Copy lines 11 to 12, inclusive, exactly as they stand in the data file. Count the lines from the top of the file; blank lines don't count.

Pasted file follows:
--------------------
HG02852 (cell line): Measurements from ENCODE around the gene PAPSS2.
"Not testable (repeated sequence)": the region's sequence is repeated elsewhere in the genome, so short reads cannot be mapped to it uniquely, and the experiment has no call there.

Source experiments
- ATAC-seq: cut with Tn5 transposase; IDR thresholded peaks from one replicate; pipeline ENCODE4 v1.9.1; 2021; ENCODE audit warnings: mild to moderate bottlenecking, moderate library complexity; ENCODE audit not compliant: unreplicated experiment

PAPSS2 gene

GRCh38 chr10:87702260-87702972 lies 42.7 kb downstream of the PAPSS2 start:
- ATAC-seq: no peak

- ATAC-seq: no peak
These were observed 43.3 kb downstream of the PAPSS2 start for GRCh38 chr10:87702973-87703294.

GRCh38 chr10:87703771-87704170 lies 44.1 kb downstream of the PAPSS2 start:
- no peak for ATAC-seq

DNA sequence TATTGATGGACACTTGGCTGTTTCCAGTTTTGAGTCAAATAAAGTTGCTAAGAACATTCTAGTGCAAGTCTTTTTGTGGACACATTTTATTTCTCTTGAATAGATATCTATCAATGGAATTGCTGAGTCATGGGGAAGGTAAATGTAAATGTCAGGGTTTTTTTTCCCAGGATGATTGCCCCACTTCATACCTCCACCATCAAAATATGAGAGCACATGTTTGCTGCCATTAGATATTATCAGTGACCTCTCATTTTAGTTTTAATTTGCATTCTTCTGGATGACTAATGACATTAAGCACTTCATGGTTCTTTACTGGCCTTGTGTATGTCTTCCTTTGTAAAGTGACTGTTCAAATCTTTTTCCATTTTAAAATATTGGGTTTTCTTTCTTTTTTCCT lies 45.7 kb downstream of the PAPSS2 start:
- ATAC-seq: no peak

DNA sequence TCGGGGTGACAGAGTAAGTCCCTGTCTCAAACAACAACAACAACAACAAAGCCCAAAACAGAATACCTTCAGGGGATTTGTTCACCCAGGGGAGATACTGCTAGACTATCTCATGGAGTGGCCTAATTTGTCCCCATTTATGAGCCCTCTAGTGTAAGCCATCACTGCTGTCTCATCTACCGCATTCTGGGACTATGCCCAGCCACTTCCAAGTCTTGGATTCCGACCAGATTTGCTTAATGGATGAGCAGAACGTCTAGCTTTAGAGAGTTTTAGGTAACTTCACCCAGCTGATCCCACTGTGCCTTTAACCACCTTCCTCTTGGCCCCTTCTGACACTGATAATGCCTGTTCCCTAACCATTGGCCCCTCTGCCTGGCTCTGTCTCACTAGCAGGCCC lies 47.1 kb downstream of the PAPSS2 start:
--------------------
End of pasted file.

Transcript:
- no peak for ATAC-seq

DNA sequence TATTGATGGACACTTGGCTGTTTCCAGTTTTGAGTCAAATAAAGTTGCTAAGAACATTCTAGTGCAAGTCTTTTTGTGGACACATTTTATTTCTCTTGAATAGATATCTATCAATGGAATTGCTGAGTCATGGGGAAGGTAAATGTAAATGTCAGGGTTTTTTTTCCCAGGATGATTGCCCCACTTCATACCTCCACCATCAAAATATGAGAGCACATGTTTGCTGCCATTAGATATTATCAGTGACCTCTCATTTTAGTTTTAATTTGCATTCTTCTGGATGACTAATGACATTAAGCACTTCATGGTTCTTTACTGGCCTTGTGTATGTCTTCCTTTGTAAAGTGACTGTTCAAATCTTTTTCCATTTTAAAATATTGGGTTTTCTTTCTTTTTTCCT lies 45.7 kb downstream of the PAPSS2 start: